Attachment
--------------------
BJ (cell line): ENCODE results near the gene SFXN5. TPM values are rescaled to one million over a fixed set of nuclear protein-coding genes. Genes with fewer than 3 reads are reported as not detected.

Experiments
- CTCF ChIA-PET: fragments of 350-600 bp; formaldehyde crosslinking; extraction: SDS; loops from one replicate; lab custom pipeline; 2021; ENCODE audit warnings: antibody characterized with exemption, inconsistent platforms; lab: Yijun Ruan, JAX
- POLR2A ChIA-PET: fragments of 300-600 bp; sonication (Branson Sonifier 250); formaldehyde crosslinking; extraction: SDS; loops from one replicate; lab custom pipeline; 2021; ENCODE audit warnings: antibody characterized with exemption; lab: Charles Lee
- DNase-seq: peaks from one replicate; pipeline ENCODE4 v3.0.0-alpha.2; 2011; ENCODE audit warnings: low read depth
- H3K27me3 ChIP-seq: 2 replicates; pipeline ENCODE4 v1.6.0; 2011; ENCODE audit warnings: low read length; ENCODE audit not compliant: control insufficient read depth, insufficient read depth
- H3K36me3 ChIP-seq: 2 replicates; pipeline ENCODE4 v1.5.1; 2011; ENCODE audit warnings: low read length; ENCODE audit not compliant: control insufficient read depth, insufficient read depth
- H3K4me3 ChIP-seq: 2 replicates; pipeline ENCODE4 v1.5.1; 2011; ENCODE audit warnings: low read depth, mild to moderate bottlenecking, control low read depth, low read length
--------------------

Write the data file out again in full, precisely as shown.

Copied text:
BJ (cell line): ENCODE results near the gene SFXN5. TPM values are rescaled to one million over a fixed set of nuclear protein-coding genes. Genes with fewer than 3 reads are reported as not detected.

Experiments
- CTCF ChIA-PET: fragments of 350-600 bp; formaldehyde crosslinking; extraction: SDS; loops from one replicate; lab custom pipeline; 2021; ENCODE audit warnings: antibody characterized with exemption, inconsistent platforms; lab: Yijun Ruan, JAX
- POLR2A ChIA-PET: fragments of 300-600 bp; sonication (Branson Sonifier 250); formaldehyde crosslinking; extraction: SDS; loops from one replicate; lab custom pipeline; 2021; ENCODE audit warnings: antibody characterized with exemption; lab: Charles Lee
- DNase-seq: peaks from one replicate; pipeline ENCODE4 v3.0.0-alpha.2; 2011; ENCODE audit warnings: low read depth
- H3K27me3 ChIP-seq: 2 replicates; pipeline ENCODE4 v1.6.0; 2011; ENCODE audit warnings: low read length; ENCODE audit not compliant: control insufficient read depth, insufficient read depth
- H3K36me3 ChIP-seq: 2 replicates; pipeline ENCODE4 v1.5.1; 2011; ENCODE audit warnings: low read length; ENCODE audit not compliant: control insufficient read depth, insufficient read depth
- H3K4me3 ChIP-seq: 2 replicates; pipeline ENCODE4 v1.5.1; 2011; ENCODE audit warnings: low read depth, mild to moderate bottlenecking, control low read depth, low read length